2020 NFBC ADP – Finding Value at Starting Pitcher part 1
Continuing our series of finding value from the early NFBC drafts and comparing similar players, we’ll now take a look at starting pitchers. The 2019 stats for the first duo we’re assessing are;
Similarly to Mike Moustakas, Lance Lynn seems to be unloved regularly in drafts. In his last seven seasons dating back to 2012 (Lynn missed all of 2016 after having TJS), Lynn has posted a sub-4.00 ERA in all but one year (2017) and thrown 175+ innings in all but one (2018 in which he bounced around the Yankees’ bullpen for a bit).
After such a disappointing 2018 season, in which he finished with a 4.77 ERA and 1.53 WHIP, Lynn signed with the Texas Rangers and looked more like the pre-TJS version of himself. Despite posting an ERA of 2.74 in ’14 and 3.03 in ’15, last year was actually his best year statistically with a career-high 6.8 WAR and career-low 3.13 FIP. His strikeout rate was a career-high also in 2019 (10.63 K/9) as well as his lowest ever walk rate (2.55 BB/9).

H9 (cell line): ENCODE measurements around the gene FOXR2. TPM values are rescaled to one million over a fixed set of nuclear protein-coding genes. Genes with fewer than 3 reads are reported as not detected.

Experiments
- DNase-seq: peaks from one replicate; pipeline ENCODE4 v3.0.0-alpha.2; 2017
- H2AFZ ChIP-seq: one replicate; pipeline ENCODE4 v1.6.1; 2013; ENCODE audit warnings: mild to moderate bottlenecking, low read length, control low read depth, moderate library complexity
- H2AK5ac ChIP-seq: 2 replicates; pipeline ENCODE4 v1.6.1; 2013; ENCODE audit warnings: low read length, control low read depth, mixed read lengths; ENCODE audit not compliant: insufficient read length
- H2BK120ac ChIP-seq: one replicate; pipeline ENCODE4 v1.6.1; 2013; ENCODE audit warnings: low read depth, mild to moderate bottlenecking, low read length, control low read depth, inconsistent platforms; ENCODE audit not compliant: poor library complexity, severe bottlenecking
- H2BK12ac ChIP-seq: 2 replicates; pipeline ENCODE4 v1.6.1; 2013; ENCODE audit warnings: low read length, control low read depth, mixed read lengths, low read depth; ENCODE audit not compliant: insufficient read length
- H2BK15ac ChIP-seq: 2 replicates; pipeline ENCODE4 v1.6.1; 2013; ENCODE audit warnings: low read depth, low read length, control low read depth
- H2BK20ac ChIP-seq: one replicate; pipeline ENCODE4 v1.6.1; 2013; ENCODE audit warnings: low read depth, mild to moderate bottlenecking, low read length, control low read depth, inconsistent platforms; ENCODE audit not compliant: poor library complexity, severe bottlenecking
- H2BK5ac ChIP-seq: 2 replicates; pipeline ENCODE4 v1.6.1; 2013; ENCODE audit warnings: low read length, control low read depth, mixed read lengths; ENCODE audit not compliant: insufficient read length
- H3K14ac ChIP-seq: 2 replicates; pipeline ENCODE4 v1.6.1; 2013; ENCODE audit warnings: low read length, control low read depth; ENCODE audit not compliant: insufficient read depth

It’s that walk rate which prevents Lynn from being in the upper echelon of starting pitchers, but it’s in no way a major detractor. Among 61 qualifying pitchers for 2019 (pitched 163+ innings), Lynn ranked 30th in walk rate. One spot below Jack Flaherty and four spots above Charlie Morton, with a comparable strikeout rate.
Aaron Nola, on the other hand, has a less successful 2019 and while we’re on the topic of walk rates, Nola ranked 54th on that list.
It’s understandable that Nola would have higher expectations heading into 2019 as he’d just completed his first 200+ innings season the year before with a 2.37 ERA and a 9.49 K/9 rate. He was still a new shiny toy everyone wanted to roster but ultimately was a disappointment given he was drafted predominately as an SP1.
Now with more data on Nola and the post-TJS Lynn, 2018 appears to be an outlier for both. Nola’s 2.37 ERA looks like it could be the best he’ll ever manage and Lynn doesn’t appear set to repeat his 4.77 ERA of that year until age catches up with him (he’ll still only be 32 when the season starts). The 2018 season does offer Nola as a higher upside pick but I’m happier with taking Lynn in the 11 – 12 round range and letting someone else chase Nola’s upside in the 4th or 5th round.